Just to clarify, there are two common ways for a relay to fail and the datasheet mentions both.
The relay can have a mechanical problem, like the spring wears out. That has a 10^7 switches min. lifetime on this datasheet.
Or the relay contacts can wear out, typically due the the small arcing that happens when you switch higher currents, so that depends on the current and voltage switched. At 10A 125V AC, it is spec’ed to last 10^5 cycles but at 10A 250V AC, that drops to 5 x 10^4 cycles. They also specify a resistive load, since there can be more arcing with capacitive and reactive loads.
You should always choose a relay that has a considerable safety margin for the load you are switching. Motors are particularly bad to switch and need more careful relay selection. Bigger motors are really good at welding the relay contacts together which is scary when you can’t turn it off–don’t ask me how I know this!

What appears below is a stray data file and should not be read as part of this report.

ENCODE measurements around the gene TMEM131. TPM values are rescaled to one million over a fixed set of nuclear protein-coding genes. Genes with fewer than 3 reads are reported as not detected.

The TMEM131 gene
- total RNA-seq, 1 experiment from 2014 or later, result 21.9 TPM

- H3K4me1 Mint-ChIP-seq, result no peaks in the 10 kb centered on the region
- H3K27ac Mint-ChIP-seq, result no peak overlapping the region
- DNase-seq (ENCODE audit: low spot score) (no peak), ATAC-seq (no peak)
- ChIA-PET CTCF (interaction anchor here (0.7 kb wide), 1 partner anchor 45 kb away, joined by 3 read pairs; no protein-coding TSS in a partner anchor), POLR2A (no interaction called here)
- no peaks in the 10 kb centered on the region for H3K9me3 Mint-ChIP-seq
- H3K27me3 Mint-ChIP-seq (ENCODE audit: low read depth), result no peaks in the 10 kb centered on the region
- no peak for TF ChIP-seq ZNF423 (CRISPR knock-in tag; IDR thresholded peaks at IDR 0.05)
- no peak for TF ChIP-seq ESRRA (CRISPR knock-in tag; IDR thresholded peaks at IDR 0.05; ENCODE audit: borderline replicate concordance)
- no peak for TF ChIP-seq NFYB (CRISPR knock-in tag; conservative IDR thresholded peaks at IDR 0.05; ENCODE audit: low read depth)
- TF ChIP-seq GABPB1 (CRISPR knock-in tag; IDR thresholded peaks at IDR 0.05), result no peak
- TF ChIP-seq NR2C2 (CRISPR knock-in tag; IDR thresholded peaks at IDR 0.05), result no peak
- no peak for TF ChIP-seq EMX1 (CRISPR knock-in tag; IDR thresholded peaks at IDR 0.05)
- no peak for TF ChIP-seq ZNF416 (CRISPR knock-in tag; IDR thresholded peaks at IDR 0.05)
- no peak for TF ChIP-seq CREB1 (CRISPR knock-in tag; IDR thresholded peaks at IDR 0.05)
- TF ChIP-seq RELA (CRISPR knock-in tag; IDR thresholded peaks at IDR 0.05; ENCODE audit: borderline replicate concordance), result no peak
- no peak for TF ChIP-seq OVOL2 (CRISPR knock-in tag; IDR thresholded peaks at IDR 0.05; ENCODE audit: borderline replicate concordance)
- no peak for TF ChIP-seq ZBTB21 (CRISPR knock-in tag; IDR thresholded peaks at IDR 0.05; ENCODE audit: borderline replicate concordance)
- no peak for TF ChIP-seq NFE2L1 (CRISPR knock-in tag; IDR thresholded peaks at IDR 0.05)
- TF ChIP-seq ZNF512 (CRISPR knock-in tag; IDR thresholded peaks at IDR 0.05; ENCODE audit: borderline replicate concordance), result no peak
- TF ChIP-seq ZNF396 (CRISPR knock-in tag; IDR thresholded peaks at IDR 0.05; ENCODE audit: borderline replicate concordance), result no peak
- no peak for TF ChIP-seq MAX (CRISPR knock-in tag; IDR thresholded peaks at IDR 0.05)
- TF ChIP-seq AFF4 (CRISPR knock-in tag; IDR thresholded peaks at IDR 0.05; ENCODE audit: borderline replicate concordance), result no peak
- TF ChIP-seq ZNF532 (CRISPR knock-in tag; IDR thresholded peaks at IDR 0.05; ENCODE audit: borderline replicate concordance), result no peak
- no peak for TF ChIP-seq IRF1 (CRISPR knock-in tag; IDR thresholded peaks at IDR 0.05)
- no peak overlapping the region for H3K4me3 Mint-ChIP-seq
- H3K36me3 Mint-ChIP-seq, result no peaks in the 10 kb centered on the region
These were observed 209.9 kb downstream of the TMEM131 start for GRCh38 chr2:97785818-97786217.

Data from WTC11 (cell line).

In a really high-current situation, you can use a small relay like on the relay shield, to energize the coil on a much larger relay to switch the load.
So to bring it back to your question: your TV won’t be a problem, but your AC might. Lights up to a few hundred watts total shouldn’t be a problem but really large wattage switching requires more design.